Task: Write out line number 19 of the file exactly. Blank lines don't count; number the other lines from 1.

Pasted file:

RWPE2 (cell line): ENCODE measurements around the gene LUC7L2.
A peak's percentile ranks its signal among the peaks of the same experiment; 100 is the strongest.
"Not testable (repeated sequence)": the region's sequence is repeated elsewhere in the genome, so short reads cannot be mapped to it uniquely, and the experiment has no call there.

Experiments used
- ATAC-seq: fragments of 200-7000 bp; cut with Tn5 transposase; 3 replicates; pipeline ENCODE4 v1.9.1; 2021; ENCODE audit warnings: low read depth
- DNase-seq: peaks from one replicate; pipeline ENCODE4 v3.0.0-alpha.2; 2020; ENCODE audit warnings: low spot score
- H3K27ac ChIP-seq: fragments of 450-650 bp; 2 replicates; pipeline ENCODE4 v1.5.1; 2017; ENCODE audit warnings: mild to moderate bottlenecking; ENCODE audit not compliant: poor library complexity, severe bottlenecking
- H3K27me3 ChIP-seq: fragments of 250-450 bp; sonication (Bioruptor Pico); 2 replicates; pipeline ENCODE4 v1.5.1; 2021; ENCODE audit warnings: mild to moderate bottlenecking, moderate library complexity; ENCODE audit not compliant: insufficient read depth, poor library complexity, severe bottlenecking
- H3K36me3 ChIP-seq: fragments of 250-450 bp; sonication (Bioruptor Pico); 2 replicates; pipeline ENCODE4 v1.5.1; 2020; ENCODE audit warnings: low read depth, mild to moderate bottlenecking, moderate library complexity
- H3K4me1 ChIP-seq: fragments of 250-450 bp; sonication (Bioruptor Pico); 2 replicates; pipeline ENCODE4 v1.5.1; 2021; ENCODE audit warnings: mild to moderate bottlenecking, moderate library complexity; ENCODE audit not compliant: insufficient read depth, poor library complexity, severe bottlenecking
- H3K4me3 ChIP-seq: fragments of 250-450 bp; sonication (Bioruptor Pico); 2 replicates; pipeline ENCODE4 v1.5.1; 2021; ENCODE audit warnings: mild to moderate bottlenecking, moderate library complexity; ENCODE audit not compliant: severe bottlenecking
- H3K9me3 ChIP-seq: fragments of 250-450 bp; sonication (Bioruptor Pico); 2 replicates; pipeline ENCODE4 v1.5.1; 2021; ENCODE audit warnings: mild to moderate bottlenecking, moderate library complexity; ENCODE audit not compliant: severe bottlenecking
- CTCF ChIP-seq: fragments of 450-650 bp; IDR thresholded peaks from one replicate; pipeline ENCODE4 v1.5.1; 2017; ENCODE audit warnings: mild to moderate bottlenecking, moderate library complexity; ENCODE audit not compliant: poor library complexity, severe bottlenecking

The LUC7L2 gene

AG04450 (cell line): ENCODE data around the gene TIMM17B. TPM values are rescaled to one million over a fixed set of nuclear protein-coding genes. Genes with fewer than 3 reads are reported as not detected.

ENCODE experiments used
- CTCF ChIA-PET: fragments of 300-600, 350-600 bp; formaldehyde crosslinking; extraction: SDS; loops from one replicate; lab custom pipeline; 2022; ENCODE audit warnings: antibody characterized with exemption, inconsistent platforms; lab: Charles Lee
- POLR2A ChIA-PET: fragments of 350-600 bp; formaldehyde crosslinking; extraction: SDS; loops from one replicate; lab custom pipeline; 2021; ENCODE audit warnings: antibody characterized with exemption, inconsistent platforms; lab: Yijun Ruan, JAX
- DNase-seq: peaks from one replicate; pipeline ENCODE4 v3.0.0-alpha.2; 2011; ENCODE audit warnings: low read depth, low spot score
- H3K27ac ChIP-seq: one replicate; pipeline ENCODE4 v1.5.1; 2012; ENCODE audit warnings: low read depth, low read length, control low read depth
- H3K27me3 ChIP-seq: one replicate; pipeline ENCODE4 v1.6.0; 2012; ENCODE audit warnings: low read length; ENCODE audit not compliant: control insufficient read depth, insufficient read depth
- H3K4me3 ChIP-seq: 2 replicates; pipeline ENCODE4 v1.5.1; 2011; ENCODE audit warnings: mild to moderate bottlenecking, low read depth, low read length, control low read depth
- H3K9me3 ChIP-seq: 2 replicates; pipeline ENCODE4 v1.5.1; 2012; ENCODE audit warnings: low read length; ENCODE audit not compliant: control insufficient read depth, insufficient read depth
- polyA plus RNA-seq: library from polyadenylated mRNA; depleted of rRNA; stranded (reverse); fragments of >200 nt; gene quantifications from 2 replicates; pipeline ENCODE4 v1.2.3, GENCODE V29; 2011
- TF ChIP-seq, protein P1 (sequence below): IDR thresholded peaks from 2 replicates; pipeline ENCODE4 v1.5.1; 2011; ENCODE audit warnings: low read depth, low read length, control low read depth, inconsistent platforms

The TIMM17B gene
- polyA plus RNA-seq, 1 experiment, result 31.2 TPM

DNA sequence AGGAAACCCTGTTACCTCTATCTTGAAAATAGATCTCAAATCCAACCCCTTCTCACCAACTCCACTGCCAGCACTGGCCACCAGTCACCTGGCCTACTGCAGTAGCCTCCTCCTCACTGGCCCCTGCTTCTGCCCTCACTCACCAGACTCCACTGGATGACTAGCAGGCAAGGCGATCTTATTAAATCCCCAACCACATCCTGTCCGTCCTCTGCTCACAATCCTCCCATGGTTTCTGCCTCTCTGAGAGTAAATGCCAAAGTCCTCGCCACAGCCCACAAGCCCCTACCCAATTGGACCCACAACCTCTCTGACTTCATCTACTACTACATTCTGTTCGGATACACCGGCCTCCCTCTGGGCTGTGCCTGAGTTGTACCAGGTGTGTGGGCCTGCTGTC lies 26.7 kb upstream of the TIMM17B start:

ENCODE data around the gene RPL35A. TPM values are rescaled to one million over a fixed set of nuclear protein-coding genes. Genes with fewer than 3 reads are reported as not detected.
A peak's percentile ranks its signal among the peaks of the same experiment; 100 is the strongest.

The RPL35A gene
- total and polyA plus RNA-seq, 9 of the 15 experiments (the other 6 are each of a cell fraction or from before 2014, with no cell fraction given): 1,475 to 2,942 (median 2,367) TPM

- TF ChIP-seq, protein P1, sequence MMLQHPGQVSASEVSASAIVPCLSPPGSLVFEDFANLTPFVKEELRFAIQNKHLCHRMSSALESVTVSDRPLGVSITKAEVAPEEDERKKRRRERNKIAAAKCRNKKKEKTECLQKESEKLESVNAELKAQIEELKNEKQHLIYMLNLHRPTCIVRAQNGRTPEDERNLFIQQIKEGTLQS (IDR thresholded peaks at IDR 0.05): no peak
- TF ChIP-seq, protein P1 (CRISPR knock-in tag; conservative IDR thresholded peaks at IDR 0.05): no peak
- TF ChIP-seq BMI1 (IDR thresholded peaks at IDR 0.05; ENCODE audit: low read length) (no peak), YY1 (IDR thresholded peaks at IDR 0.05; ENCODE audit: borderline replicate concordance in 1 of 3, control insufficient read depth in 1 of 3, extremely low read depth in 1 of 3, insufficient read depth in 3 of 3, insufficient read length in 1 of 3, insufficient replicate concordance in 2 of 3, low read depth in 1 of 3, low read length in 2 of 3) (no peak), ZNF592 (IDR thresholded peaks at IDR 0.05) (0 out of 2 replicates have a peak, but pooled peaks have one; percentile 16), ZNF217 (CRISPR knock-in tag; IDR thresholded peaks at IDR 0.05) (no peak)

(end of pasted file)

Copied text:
- DNase-seq: peaks from one replicate; pipeline ENCODE4 v3.0.0-alpha.2; 2011; ENCODE audit warnings: low read depth, low spot score